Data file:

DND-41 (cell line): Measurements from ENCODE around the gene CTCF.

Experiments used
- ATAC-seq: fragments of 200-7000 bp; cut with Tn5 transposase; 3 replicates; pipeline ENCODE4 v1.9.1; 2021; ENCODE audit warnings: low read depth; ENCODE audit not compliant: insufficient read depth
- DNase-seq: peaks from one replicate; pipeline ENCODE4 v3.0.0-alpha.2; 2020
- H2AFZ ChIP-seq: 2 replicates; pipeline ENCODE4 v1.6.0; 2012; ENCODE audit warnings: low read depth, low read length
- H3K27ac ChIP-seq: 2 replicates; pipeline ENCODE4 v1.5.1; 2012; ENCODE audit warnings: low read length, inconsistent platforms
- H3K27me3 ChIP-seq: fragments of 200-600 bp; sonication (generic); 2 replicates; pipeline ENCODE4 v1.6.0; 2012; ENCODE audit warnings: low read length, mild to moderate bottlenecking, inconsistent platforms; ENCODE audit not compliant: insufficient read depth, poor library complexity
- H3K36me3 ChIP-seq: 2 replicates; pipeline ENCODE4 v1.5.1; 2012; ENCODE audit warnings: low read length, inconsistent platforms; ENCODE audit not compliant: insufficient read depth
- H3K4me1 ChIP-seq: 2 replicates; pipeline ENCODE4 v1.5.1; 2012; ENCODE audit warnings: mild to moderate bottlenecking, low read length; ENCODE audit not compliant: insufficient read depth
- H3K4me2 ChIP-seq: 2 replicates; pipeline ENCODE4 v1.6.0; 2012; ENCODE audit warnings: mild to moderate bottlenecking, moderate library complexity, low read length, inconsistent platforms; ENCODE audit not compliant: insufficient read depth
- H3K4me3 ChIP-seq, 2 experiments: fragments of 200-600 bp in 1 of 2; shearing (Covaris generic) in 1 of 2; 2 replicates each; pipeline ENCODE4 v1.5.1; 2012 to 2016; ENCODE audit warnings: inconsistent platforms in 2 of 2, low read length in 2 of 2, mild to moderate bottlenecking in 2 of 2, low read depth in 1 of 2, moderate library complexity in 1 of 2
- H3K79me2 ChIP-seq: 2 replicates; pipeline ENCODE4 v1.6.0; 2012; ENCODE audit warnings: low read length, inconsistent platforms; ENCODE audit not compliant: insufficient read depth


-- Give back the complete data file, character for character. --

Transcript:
DND-41 (cell line): Measurements from ENCODE around the gene CTCF.

Experiments used
- ATAC-seq: fragments of 200-7000 bp; cut with Tn5 transposase; 3 replicates; pipeline ENCODE4 v1.9.1; 2021; ENCODE audit warnings: low read depth; ENCODE audit not compliant: insufficient read depth
- DNase-seq: peaks from one replicate; pipeline ENCODE4 v3.0.0-alpha.2; 2020
- H2AFZ ChIP-seq: 2 replicates; pipeline ENCODE4 v1.6.0; 2012; ENCODE audit warnings: low read depth, low read length
- H3K27ac ChIP-seq: 2 replicates; pipeline ENCODE4 v1.5.1; 2012; ENCODE audit warnings: low read length, inconsistent platforms
- H3K27me3 ChIP-seq: fragments of 200-600 bp; sonication (generic); 2 replicates; pipeline ENCODE4 v1.6.0; 2012; ENCODE audit warnings: low read length, mild to moderate bottlenecking, inconsistent platforms; ENCODE audit not compliant: insufficient read depth, poor library complexity
- H3K36me3 ChIP-seq: 2 replicates; pipeline ENCODE4 v1.5.1; 2012; ENCODE audit warnings: low read length, inconsistent platforms; ENCODE audit not compliant: insufficient read depth
- H3K4me1 ChIP-seq: 2 replicates; pipeline ENCODE4 v1.5.1; 2012; ENCODE audit warnings: mild to moderate bottlenecking, low read length; ENCODE audit not compliant: insufficient read depth
- H3K4me2 ChIP-seq: 2 replicates; pipeline ENCODE4 v1.6.0; 2012; ENCODE audit warnings: mild to moderate bottlenecking, moderate library complexity, low read length, inconsistent platforms; ENCODE audit not compliant: insufficient read depth
- H3K4me3 ChIP-seq, 2 experiments: fragments of 200-600 bp in 1 of 2; shearing (Covaris generic) in 1 of 2; 2 replicates each; pipeline ENCODE4 v1.5.1; 2012 to 2016; ENCODE audit warnings: inconsistent platforms in 2 of 2, low read length in 2 of 2, mild to moderate bottlenecking in 2 of 2, low read depth in 1 of 2, moderate library complexity in 1 of 2
- H3K79me2 ChIP-seq: 2 replicates; pipeline ENCODE4 v1.6.0; 2012; ENCODE audit warnings: low read length, inconsistent platforms; ENCODE audit not compliant: insufficient read depth